Sam is 23 years old, Max is 15, and Charlie 14. They are our biological children. Maggie was born of my wife, and adopted into our family. She is 25 years old and is normal, or “typical” if you wish. Sam and Max share a permanent, pervasive, and congenital disability called cerebral palsy. This is a neurological disorder that affects the body’s movement, coordination, and balance. Persons with C.P. may also have cognitive deficits due to delayed acquisition of a variety of functional skills. Sam and Max use wheelchairs and at times need hands-on assistance for ambulation, transfers, and movements associated with the activities of daily living. Charlie has Down-Syndrome, and is significantly delayed in his acquisition of speech and language skills. Details concerning our children can be found on their individual pages on the website.
Charlie sustained a setback while attending Special Education classes at a local public school which has resulted in acute behavioral changes that demand 1:1 cares 24/7. All aspects of Charlie’s life have been negatively and seriously impacted. For this reason we brought Charlie home to educate and correct the dysfunction brought on by the aggressions he was subject to in his government school experience.
While we have home-educated all of our children, including our daughter Maggie, my wife and I were products of public schooling. Our extended family consists of educators. My wife’s father was a history teacher and several of her siblings are elementary and high school teachers. Her brother Dave taught hearing impaired students at Gaulidet University in Washington, D.C. We are not “head for the hills” radicals, although that may be the ultimate destination for many who know scripture and can see over the horizon. We have utilized services that include physical therapy, speech and language therapies, occupational interventions and social services. We have used the programs available to the public at the local high school and county Vocational/Technical school. However, the public school system, and the system of social services in which it is enmeshed, is contemptuous of the values and principles of a free society, such as once was ours. Statistics and a rational inquiry clearly show public education has in many ways become a breeding ground of dysfunction, alienation, and subversion. It certainly hurt our son Charlie.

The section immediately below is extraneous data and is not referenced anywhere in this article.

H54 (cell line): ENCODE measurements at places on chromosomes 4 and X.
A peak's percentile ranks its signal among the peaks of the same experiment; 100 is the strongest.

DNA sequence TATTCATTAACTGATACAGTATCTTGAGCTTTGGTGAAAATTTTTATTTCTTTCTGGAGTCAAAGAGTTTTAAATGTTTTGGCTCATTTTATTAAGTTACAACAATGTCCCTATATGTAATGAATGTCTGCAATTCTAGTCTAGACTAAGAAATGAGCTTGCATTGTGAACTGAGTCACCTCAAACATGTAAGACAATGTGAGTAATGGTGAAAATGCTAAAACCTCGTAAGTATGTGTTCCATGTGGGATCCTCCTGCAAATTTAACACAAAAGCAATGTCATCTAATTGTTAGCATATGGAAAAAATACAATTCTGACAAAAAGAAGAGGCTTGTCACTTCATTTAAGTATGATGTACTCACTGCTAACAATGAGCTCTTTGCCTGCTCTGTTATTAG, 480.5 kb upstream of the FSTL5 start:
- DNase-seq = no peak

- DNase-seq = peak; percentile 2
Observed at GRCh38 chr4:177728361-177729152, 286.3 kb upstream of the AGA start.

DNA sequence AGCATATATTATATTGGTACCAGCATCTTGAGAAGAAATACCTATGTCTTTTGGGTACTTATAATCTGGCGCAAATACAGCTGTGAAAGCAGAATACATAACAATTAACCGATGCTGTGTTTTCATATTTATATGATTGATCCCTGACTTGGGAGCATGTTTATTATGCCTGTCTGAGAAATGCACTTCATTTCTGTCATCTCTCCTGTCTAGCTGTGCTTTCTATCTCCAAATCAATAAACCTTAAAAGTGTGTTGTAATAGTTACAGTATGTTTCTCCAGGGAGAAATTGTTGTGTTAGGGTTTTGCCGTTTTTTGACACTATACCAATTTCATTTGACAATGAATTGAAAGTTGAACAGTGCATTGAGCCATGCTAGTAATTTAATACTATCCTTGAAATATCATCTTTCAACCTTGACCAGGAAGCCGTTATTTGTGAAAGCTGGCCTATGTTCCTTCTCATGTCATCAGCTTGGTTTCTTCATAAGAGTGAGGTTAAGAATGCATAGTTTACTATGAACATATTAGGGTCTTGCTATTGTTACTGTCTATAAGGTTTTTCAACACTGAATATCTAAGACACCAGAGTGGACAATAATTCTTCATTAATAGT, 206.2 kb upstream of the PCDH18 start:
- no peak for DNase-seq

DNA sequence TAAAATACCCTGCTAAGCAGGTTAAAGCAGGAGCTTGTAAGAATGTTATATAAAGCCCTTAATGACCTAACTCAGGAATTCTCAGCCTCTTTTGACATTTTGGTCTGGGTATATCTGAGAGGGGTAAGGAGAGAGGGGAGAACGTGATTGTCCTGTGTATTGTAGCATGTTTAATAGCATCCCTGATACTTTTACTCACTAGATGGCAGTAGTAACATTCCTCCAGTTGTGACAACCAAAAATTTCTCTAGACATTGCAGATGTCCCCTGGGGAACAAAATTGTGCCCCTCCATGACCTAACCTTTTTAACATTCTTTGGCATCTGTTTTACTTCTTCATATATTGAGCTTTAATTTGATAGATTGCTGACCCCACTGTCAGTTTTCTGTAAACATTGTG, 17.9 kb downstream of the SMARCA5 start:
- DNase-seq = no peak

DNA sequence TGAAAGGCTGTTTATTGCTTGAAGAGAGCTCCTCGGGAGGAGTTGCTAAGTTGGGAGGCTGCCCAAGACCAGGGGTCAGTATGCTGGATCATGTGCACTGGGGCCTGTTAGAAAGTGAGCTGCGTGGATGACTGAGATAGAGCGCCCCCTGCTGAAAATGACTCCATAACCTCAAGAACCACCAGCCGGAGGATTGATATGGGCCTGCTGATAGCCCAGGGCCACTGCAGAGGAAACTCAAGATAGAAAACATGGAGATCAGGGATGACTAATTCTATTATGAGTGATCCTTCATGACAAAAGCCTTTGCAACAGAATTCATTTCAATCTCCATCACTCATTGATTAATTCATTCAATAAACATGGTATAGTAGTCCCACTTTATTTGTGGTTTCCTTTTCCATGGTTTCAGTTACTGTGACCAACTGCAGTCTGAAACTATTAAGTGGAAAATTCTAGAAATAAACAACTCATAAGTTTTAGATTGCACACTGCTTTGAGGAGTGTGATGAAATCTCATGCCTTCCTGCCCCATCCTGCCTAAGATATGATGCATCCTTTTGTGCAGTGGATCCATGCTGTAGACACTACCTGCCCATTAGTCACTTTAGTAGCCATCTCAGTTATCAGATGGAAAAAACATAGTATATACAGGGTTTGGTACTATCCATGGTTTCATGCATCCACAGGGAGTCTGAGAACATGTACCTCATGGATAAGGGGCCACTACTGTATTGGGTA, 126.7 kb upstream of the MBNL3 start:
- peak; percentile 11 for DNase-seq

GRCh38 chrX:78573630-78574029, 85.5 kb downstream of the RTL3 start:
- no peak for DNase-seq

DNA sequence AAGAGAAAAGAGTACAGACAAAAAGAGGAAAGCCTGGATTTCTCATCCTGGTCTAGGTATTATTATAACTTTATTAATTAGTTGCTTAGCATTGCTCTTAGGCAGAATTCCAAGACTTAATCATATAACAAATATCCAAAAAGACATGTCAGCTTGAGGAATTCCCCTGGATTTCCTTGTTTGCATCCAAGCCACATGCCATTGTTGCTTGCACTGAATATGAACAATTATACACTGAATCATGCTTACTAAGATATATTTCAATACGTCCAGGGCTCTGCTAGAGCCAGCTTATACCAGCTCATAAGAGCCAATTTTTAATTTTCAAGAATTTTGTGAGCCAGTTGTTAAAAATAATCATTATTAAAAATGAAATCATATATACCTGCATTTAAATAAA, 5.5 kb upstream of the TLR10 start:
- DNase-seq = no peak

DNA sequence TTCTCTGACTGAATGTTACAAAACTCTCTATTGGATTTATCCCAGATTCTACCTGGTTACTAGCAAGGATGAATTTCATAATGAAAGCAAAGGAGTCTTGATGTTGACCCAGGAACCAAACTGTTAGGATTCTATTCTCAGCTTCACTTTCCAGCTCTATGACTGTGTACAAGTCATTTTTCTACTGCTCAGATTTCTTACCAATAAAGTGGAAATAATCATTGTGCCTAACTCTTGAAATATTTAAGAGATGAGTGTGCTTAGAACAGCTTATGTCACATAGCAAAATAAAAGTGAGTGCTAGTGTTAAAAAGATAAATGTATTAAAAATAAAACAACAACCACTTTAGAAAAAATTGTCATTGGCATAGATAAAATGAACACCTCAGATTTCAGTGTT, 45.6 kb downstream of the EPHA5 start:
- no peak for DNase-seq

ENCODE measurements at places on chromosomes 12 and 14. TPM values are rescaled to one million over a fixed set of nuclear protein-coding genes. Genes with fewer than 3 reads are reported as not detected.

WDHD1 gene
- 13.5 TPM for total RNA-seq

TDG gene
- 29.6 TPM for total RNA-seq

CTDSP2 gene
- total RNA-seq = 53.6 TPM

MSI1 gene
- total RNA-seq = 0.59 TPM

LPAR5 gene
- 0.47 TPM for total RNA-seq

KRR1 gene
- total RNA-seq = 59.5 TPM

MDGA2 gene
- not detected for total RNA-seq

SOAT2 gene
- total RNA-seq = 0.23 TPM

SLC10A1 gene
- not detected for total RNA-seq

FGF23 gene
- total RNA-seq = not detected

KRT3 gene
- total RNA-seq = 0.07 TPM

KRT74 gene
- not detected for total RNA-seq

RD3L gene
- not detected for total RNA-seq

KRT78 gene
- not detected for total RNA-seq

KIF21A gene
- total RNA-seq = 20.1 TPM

Both my wife and I are nurses with careers beginning for myself in the late 1960’s. Her length of service will be redacted due to a self-imposed vanity exemption. We have had extensive experience in virtually every field of patient care including hospital, clinic, long term care, community nursing, corrections, military medicine, and pastoral ministry settings. Within those clinical environments we have cared for geriatric, adult, adolescent, and child populations, gaining competencies in emergency department, acute care, medicine and surgery, and other practice areas. Since 1998 I have focused my nursing practice in the arena of acute in-patient psychiatry; a.k.a. the “Heart of the Beast” from my philosophical perspective. Like the Johnny Cash song lyric, “I’ve Been Everywhere”, we know what it is like in whatever setting they might in the future find themselves. And we are not encouraged.